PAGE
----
pic: Shooter damaged a Boulder

I don’t think this is something I would design my robot around. We’re compressing the ball about 3" and it doesn’t noticeably change the shape of the ball after it’s out of the shooter. If you compress it any more you’ll have to worry about things like stalling your shooting motors. Then you can try putting bigger wheels on the gain some linear speed while gearing down the motors. By then you’ll notice the shooter is clunky and doesn’t fit into tight places where you want it. Then you’ll realize wow, this change is causing more trouble than it’s worth. Smaller wheels, fine tuned compression, low gear ratios, and high rpm’s. Those are the constraints I’d be designing my shooter around.

I have managed to find to different places where you can get the balls from. Here are the links.

Hope this helps.

I have a feeling that this is what the GDC wanted you to feel. It was no coincidence that from the material down to the name of the game piece it automatically scream catapult.



Anyways, had to stop a rookie from picking at the skin of our boulder… It seems heavier than it looks.

Thanks for the suggestions! We were prototyping on the second day and grabbed whatever 6’’ wheels we had on hand to throw something together:D . Now that we’ve seen what plaction wheels can do to our ball, I think we’d be using Vexpro colsons or one of Andymark’s colored stealth wheels, depending on how they perform in a later prototype.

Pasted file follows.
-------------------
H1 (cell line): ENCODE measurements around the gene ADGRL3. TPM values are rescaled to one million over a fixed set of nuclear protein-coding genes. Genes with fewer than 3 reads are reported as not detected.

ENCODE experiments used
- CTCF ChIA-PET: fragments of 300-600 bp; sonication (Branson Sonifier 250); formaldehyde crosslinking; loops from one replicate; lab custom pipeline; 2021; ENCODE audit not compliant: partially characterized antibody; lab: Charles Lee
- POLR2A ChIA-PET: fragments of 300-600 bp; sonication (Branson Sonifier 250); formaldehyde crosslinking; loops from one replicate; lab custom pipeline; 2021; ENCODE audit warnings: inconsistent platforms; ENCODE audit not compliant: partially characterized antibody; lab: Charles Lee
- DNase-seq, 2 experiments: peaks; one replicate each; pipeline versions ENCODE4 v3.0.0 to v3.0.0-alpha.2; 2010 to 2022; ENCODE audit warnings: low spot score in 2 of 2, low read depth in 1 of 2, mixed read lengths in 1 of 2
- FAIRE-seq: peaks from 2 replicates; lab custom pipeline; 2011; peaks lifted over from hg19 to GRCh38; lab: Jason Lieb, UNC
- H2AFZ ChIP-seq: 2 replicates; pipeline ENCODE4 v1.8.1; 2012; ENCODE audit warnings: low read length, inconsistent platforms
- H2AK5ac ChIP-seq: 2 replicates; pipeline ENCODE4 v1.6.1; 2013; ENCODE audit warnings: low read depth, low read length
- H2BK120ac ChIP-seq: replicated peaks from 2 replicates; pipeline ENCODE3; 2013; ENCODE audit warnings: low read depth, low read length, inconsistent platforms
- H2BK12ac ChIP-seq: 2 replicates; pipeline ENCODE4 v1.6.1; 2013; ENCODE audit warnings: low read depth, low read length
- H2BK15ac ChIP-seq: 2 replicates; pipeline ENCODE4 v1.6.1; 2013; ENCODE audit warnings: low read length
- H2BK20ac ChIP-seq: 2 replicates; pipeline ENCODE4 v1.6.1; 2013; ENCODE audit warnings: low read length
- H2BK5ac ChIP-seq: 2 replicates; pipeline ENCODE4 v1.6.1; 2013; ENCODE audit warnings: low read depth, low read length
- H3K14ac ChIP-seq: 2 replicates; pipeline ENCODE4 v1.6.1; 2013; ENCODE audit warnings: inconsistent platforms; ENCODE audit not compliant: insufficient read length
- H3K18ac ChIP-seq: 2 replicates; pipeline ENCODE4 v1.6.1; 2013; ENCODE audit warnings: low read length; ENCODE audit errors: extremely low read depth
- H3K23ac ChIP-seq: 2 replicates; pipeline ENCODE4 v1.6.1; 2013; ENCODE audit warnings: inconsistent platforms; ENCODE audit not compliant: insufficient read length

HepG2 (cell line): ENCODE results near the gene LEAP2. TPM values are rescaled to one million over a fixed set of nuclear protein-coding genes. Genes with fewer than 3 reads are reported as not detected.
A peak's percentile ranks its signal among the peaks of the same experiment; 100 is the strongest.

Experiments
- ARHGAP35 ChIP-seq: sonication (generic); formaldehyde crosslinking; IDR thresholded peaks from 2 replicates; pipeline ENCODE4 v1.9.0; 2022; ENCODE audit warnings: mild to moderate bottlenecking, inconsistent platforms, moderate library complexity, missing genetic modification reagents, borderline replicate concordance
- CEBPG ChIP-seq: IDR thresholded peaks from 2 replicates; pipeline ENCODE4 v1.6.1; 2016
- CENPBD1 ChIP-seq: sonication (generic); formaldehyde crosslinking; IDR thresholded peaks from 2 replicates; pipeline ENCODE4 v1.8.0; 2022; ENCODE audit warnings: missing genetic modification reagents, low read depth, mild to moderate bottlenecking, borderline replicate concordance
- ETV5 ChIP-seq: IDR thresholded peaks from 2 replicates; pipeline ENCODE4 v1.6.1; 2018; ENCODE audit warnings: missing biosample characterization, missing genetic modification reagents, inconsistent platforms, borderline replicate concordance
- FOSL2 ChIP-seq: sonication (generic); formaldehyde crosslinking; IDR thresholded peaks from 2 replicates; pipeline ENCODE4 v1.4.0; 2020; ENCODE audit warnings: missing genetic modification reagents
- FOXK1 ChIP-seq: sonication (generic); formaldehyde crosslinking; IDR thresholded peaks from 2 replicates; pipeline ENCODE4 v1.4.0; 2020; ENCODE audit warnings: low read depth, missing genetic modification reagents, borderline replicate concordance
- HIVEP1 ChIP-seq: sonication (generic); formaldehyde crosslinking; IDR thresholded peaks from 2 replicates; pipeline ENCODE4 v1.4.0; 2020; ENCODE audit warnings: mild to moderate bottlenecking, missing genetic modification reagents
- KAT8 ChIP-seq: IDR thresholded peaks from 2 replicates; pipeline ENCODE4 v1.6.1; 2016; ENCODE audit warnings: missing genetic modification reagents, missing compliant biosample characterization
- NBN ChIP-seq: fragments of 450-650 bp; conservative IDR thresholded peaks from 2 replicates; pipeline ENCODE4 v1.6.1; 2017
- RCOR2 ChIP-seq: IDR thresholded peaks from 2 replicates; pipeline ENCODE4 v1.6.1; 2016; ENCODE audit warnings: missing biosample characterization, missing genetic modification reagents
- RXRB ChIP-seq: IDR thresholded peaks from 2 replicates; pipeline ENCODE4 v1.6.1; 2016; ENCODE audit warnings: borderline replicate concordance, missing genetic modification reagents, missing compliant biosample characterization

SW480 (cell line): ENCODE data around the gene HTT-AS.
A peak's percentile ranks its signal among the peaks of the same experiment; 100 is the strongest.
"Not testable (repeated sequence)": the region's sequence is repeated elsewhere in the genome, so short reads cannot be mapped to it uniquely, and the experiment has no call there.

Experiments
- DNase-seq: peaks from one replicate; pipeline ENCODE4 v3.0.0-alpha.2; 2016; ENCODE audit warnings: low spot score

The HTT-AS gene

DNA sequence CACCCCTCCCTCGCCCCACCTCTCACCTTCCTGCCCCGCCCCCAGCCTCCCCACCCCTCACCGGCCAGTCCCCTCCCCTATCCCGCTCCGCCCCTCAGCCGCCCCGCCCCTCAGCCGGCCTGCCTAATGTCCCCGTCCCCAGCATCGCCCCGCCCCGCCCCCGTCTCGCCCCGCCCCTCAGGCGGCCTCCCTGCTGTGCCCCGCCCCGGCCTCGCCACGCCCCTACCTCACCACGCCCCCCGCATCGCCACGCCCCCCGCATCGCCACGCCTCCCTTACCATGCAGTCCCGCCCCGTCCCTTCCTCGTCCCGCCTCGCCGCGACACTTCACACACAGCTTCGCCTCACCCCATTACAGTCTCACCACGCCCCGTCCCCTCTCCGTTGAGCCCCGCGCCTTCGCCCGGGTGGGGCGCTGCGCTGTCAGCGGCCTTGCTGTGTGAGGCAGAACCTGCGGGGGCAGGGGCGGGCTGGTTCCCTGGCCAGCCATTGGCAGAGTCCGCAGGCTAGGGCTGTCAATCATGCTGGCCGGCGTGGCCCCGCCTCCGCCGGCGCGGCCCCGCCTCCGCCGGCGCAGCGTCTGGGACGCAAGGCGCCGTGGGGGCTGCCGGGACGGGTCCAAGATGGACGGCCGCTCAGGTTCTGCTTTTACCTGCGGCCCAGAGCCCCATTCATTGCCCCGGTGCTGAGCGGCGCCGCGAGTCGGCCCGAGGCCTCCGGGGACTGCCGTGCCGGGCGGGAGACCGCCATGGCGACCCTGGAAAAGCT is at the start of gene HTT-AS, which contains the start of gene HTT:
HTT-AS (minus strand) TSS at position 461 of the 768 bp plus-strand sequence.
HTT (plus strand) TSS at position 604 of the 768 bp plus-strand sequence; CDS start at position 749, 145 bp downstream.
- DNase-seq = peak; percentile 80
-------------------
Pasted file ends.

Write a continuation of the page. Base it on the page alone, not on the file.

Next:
We were running the motors as hard as we could. I think we can safely assume that the motors were getting full voltage.

I wasn’t the one putting it in, from from my perspective, we were not vigorously pushing the ball in, nor were we especially gentle. We just put it forward and watched it shoot.
Is that a significant factor in damaging/shooting the Boulder? After all, the robot would be pushing the ball into the shooter with some amount of force anyhow.

Thanks for the advice! We were going to use smaller wheels, but we had a scrap piece of 2x1 handy to fit a 6’’ wheel shooter. Can you describe your “fine tuned compression”? I’ve always assumed that moving the 2 flywheels on the same shaft closer together would be enough to vary compression. Is that true?
What is the 1114 style articulating arm? A quick google search yields this thread.:confused:

Fine tuned compression: The point where the wheels don’t slip on the ball and it doesn’t leave black streaks, but it isn’t over compressed. It isn’t an exact science (for Ri3D at least…), but we found a compression of 3 inches gave us the results we were looking for. I can’t speak to moving the flywheels on the same shaft closer together and how that affects the compression. Making an easily adjustable prototype is the best way to determine this :smiley:

Simbot SS, 1114’s robot in 2008 inspired their 2014 Robot.

I’m more impressed that you actually have a shooter. Or maybe my team is just a bit slow off the mark.

A Ballista is a type of catapult, along with the Onager and Trebuchet are the 3 major types of catapult.

The More You Know!

Just want to comment on this, we also found that 3 inches of compression is ideal. This ball can really fly.